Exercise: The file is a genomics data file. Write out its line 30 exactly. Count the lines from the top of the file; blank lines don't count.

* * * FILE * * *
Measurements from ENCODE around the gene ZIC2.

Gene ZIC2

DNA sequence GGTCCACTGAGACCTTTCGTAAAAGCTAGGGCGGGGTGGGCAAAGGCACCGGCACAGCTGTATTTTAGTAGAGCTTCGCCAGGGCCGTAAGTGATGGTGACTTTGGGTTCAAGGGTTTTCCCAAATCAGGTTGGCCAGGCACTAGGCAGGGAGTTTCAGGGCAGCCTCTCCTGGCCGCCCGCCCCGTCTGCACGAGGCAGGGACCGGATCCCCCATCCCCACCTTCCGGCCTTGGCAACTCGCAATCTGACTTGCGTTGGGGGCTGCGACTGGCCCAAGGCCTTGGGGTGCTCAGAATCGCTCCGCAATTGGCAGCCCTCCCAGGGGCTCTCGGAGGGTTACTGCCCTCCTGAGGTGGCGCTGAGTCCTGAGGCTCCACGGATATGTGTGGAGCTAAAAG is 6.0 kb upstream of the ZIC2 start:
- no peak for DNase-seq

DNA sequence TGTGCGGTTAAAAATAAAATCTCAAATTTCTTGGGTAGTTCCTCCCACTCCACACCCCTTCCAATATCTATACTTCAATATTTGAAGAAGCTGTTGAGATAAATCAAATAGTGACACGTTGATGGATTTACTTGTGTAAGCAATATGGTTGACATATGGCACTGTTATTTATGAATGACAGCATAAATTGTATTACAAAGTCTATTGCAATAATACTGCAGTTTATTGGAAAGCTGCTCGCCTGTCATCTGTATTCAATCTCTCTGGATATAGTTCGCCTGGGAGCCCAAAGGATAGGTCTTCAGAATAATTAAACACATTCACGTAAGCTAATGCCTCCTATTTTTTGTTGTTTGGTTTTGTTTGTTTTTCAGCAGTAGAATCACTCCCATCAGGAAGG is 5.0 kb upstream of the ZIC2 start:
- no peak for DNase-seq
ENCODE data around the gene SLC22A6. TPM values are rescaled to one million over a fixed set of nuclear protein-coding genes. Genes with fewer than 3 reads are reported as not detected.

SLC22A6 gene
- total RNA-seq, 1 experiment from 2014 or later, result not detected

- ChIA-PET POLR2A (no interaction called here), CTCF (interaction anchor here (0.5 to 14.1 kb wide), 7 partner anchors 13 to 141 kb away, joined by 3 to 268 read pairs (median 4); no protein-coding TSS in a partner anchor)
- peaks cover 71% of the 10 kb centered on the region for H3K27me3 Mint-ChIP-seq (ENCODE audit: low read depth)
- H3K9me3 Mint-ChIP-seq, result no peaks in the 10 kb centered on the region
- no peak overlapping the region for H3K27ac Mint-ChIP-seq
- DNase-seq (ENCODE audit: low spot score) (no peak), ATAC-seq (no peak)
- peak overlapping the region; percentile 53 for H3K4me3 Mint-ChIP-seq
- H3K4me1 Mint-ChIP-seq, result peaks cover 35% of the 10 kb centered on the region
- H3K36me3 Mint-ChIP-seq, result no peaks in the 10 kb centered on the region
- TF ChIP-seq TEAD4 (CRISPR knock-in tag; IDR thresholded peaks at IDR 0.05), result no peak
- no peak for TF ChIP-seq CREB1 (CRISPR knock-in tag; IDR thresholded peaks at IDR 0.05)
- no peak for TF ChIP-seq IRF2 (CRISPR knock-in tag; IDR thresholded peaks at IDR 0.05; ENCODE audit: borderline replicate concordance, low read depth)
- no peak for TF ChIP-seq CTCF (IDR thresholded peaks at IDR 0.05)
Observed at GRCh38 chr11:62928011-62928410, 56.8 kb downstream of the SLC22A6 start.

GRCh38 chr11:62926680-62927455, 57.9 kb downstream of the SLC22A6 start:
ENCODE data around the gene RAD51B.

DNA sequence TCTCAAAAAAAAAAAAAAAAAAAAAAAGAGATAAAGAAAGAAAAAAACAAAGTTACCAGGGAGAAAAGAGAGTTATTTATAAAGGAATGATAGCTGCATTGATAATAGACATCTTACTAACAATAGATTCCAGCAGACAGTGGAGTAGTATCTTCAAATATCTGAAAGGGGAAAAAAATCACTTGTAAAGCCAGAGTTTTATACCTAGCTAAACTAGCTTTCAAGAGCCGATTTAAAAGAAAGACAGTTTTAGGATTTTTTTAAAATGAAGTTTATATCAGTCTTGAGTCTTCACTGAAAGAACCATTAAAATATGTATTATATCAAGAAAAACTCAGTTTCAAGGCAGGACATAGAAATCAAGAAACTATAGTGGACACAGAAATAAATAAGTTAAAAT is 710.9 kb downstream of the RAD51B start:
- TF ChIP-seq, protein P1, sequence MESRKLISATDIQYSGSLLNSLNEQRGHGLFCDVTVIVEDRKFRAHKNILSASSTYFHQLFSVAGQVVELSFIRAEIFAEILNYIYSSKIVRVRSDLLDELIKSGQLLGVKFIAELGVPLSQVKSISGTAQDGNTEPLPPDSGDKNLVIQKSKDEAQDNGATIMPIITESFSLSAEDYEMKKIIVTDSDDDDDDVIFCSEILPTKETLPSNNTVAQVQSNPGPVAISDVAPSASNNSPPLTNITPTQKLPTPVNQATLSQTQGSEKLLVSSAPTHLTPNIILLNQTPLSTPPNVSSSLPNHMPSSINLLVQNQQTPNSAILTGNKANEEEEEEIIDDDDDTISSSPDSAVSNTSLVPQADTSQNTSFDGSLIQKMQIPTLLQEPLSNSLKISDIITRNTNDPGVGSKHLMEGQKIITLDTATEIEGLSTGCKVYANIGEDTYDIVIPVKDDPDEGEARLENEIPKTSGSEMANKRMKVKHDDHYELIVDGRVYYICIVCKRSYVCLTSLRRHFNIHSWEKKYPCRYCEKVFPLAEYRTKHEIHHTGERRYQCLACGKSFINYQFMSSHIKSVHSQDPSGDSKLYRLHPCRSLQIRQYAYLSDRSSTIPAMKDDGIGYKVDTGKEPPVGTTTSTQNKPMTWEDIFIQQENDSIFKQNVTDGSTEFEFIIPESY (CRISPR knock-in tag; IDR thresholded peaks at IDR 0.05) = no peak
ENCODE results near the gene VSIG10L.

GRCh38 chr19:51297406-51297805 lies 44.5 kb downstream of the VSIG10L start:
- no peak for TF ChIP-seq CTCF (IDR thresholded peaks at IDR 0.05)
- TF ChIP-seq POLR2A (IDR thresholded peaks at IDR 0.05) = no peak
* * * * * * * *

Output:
- TF ChIP-seq POLR2A (IDR thresholded peaks at IDR 0.05) = no peak